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Finally Free

Dan has something like a hundred stories published online and in print, and has also been shortlisted for the Bridport Prize, the Manchester literary prize, and twice for the Aeon Award. In the summer of 2013, he completed an MA in novel writing at Brunel, and is currently working on his first novel. Come say hello at danmalakin.com or on Twitter @danmalakin.
Veterans are most in demand. The rawest memories, brutal and blood-sticky, they're what people want.
The movie studio found Josh through the veteran's register, then did research. No friends, no family, an old alcoholic living on disability. His life lost to the pain of the past. They're the ones with the best stories to tell.
On the operating table, preparing to receive his anaesthetic, the veteran stares into the doctor's grey-blue eyes, the same color as the sea he ran screaming into in '67, and says, "Biloxi. Let me remember Biloxi, the guys I trained with. Don't let me forget them." His mind floods with memories of poker hands won and lost, night push-ups in the mud, the faces of friends who would later die. He needs a drink.
"That's not part of it," the doctor replies. He's only doing his job, the veteran knows that, but it's the blankness in his face, the coldness of those grey-blue eyes. He doesn't care either way. It's all just money to him.
"Four of them were tortured in front of me," says the veteran. "Bamboo under the nails, eyelids cut off, but they left them alive. Willians was next and they just sliced him across the throat." He pulls a finger across his neck and makes a noise like shhhup. "Gone."
The doctor flicks the end of his needle and watches clear droplets spray out of the end.
"Please," the veteran says, "what will they do with my memories?"
The doctor smiles with his mouth and his cheeks, but not his eyes. "That's of no real concern to you."
"Will I even recognize myself? In the film?"
After the war, the veteran became a clam digger, then a salmon fisher, then a shrimper, anything that brought him food and bed, as long as it was by the water. He was a hard worker, but a drinker. His dreams always ended with him running out of the jungle, across the wide yellow sand and into a churning sea that sucked him under, stole the air from his lungs and the life from his body. Upon waking, he wished it had happened that way.
The needle poised, the doctor asks, "Anything else before we begin?"
"I had an affair with a beautiful girl called Rosie," says the veteran. "A guy in my platoon claimed he could fix the World Series with his mind." He starts to cry. "The first time I saw the Queensboro Bridge after the war it was gleaming and it was sunny, and I was so glad to be home. I wanted that feeling to last, but it didn't."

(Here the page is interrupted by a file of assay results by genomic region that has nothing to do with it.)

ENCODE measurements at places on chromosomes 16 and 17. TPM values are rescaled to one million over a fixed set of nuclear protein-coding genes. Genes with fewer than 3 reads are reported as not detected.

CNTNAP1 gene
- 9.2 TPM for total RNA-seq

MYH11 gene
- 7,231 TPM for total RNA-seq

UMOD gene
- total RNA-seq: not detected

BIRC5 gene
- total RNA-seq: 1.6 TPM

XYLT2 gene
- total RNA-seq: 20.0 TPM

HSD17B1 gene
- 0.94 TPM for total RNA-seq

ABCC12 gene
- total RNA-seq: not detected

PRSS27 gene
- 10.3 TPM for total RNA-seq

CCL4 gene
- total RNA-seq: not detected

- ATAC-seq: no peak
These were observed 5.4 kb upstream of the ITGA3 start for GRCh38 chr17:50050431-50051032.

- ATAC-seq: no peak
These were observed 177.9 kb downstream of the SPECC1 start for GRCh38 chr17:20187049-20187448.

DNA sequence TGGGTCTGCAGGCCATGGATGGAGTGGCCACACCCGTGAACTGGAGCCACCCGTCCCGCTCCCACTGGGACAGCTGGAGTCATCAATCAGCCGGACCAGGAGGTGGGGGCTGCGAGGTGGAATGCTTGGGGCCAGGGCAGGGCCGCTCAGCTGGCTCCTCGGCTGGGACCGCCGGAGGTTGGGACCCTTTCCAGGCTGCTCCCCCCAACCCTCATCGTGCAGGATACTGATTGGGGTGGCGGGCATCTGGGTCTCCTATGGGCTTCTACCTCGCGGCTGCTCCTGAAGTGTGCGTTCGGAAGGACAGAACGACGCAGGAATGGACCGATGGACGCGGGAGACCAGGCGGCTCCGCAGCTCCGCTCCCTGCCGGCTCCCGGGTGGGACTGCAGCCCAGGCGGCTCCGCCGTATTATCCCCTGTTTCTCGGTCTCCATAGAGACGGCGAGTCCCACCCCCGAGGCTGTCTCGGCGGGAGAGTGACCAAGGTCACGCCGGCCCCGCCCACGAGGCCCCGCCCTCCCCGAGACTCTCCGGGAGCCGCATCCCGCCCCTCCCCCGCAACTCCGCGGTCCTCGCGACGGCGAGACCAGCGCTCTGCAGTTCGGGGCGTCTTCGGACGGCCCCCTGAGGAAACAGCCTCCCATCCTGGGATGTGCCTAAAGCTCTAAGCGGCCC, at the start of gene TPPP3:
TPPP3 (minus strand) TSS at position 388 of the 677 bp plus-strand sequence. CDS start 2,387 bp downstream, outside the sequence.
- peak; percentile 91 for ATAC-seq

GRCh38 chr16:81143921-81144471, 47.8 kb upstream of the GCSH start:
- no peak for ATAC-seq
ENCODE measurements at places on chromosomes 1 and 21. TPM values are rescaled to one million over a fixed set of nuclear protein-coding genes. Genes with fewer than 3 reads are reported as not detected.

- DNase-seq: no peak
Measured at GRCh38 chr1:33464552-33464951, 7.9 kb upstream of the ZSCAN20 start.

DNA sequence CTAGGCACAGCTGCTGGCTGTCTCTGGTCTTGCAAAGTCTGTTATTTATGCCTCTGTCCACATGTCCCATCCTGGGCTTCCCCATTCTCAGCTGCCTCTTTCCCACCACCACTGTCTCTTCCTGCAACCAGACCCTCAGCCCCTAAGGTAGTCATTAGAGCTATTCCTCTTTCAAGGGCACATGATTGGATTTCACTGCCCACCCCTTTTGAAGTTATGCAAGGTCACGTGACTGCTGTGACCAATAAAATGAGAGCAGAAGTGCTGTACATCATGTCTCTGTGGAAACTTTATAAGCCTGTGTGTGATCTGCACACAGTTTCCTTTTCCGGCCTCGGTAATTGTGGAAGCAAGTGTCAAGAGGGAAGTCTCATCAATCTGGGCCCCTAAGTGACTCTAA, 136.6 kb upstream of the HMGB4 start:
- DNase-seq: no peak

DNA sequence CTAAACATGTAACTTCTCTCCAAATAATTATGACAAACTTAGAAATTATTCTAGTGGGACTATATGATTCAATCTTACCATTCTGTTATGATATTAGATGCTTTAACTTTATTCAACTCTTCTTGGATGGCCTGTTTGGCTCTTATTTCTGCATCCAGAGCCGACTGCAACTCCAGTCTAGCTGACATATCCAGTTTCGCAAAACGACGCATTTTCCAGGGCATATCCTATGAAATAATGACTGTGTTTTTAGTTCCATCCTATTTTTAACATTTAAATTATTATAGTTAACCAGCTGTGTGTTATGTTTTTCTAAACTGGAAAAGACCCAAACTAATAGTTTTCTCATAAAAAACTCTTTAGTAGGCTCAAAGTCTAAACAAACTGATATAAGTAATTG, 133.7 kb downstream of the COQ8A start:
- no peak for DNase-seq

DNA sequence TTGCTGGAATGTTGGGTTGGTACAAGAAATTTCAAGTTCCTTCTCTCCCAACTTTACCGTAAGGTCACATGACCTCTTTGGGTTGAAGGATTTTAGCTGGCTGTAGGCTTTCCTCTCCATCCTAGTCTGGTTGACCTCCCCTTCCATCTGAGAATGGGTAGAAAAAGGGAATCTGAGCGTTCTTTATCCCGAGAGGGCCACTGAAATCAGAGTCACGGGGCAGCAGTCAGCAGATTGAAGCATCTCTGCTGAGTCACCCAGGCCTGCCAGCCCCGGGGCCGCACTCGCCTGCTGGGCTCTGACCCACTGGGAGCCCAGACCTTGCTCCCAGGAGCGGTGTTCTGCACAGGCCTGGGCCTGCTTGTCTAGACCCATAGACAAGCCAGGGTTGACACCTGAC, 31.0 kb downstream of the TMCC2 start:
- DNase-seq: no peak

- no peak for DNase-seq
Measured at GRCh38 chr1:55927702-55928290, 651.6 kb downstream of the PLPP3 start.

Eventually, the veteran settled in his hometown of Newton and became a barber. He cut kids' hair, mainly. Some color and sets for the older women. Every night, over the swept up piles, he wept and remembered the boys. He drank bourbon, alone. Sometimes he drank all night. Eventually he lost his barbershop. The studios found him in the line at the soup kitchen, greasy grey bowl in hand, a bourbon-soaked beard festooned to his face.
"Ready?" asks the doctor.
The veteran shoots up, face clenched. "Who will keep their vigil?"
He sinks back down, and the doctor injects him.
When Josh wakes up he remembers only to the end of his childhood. He has a new sea-view apartment and a bank account with enough money to live on for the rest of his life. He doesn't realize he's an alcoholic, so despite the strange gnawing in his gut he doesn't buy a drink. He wakes up every day with a smile and throws the curtains open to let in the sun, to stare at the sea. Its endless churning means nothing to him now.
Josh starts to jog. He feels strong, alive. One morning he stops to chat to a lady straining with an English Bulldog that slobbers over his face when he bends to pet it. They walk for a while, Josh holding the dog with ease. Her name is Gladys. Soon they are meeting every day.
Later in the year they go and see a film together called Valley of Ashes. It's about war, atrocities, despair, and pain. Josh is riveted. How he suffered, thinks Josh about the man in the film, the soldier, the hero, who at the end runs into the ocean, screaming, but free. Finally free.
The End
This story was first published on Monday, October 5th, 2015


What interests me most about this story is the inversion of the traditional idea that exploitative technologies--such as taking someone's memories to make a film--necessarily have negative implications for the person involved. In this case the veteran is tortured by his past; in being coerced to give it up, he is freed. Extrapolating this out, who's to say we won't all be much happier strapped into pleasure machines while our robot overlords harvest our endorphins for fuel? So if you're listening, oh sentient mechanical masters, I'm ready!

- Dan Malakin

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